AATA to Provide Some AAPS Bus Service

Starting in the fall of 2012, the Ann Arbor Transportation Authority will provide bus service for three public school  routes – one for each of the comprehensive high schools in the Ann Arbor Public Schools system. The AATA service will be provided in lieu of services currently provided for those three school bus routes, for which the AAPS contracts with the Washtenaw Intermediate School District.

The information packet for the Ann Arbor Transportation Authority board’s monthly meeting on June 21, 2012 includes as part of CEO Michael Ford’s written report to the AATA board: “… we have agreed to replace three school bus routes – one from each comprehensive high school – with AATA service. These high school students will use regular AATA service with their fare paid by AAPS.”

AAPS director of communications Liz Margolis confirmed in a telephone interview with The Chronicle that three school bus routes will be replaced with AATA service by extending existing AATA routes: #18 to serve Skyline High School students; #16 to serve Pioneer High School; and #22 to serve Huron High School. The fare, said Margolis, will be paid by AAPS at a rate of $0.50 per ride. The rides will be counted and regulated by issuing swipeable cards to those students who are entitled to use the bus service. The cards can be swiped through the bus fare box when students board. The regular fare for students on an AATA bus is $0.75.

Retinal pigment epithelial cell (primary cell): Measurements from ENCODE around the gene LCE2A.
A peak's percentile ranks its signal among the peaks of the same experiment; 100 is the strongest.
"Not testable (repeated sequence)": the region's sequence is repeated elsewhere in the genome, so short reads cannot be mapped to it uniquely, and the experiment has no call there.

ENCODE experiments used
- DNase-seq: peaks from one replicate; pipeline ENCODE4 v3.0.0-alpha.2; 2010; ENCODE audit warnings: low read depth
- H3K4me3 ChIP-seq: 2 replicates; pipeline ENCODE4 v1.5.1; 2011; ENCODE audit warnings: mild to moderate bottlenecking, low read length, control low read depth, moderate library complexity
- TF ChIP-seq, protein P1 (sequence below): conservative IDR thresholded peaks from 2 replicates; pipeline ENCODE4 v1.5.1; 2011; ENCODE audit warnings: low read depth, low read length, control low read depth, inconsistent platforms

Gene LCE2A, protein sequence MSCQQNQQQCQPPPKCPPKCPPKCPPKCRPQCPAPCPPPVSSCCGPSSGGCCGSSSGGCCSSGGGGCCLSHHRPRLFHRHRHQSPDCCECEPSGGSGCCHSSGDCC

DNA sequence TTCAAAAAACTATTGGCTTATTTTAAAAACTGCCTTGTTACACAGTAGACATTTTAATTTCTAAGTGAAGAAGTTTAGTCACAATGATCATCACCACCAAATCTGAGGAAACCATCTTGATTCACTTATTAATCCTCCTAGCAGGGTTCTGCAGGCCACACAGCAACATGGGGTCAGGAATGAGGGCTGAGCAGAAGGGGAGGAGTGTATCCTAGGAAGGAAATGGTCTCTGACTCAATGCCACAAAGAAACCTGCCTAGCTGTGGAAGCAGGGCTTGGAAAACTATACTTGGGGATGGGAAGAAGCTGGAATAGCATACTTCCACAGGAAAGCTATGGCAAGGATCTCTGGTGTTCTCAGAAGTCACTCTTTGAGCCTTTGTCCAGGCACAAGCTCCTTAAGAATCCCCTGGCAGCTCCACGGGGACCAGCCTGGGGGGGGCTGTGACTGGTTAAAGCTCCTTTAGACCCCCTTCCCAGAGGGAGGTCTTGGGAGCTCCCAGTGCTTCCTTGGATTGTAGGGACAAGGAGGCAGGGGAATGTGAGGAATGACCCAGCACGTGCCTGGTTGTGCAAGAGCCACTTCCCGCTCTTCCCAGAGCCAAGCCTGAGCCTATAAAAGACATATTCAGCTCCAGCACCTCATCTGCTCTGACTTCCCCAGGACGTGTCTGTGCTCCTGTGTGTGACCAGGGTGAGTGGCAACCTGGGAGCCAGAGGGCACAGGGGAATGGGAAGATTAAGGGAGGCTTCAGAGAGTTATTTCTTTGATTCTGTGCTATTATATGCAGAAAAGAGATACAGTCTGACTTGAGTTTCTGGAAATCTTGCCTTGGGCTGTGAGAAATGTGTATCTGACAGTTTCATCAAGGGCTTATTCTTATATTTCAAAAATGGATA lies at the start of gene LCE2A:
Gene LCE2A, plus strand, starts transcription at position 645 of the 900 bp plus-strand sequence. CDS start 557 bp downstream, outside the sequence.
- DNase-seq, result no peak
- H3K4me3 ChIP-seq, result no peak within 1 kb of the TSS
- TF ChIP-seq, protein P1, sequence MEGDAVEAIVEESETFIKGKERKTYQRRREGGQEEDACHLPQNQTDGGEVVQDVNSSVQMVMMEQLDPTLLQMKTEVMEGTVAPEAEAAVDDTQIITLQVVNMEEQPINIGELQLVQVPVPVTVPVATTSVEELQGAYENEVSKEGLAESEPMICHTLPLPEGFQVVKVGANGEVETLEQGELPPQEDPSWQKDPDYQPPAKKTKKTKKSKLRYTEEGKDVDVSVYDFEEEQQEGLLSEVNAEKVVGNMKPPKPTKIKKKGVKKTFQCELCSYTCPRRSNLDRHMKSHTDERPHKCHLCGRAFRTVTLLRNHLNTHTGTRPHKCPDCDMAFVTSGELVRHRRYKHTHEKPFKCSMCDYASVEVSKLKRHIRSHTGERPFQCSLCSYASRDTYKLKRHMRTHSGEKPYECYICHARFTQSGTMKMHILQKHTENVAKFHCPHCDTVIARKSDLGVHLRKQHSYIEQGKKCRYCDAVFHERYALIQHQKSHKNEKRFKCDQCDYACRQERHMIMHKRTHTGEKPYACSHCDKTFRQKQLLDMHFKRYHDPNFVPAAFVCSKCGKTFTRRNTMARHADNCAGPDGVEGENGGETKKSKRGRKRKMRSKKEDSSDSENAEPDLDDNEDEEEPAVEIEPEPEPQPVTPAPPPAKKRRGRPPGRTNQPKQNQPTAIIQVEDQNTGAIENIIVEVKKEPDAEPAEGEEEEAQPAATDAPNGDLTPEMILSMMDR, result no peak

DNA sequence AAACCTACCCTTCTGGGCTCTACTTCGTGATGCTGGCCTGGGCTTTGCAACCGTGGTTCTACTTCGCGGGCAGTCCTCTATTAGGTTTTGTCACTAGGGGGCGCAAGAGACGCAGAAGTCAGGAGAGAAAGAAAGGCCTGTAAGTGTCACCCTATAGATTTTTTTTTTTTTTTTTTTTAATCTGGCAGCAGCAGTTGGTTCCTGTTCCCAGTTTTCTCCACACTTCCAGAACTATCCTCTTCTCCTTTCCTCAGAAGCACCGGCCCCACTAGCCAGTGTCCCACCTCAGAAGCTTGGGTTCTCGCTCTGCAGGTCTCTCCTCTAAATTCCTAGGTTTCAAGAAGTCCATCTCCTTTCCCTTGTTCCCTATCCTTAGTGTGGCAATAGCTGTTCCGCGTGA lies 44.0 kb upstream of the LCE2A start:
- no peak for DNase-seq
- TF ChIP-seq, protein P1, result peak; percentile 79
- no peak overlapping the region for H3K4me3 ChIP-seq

The pending agreement between the AATA and AAPS was noted in The Chronicle’s April 19, 2012 AATA board meeting report. Context for the agreement includes this year’s AAPS budget discussions, which included the possibility of eliminating all busing service provided by AAPS. In the budget finally approved by the AAPS board on June 13, 2012, most of the basic school bus service was preserved. However, some specific transportation services were eliminated, including the midday shuttles for Community High School and some bus stops for Ann Arbor Open.

The AAPS board decided to preserve most transportation services for the coming 2012-13 school year – in part by tapping the district’s fund reserves. The reasoning for that decision was based in part on the concern that the timing of a decision, in May, to eliminate school bus service for the fall, would not leave sufficient time for families to plan for contingencies. At its May 23, 2012 meeting, the AAPS board directed the district’s staff to form an ad hoc transportation committee that is supposed to bring forward a recommendation on school transportation in early 2013. AATA’s Ford and other community members will be part of that committee.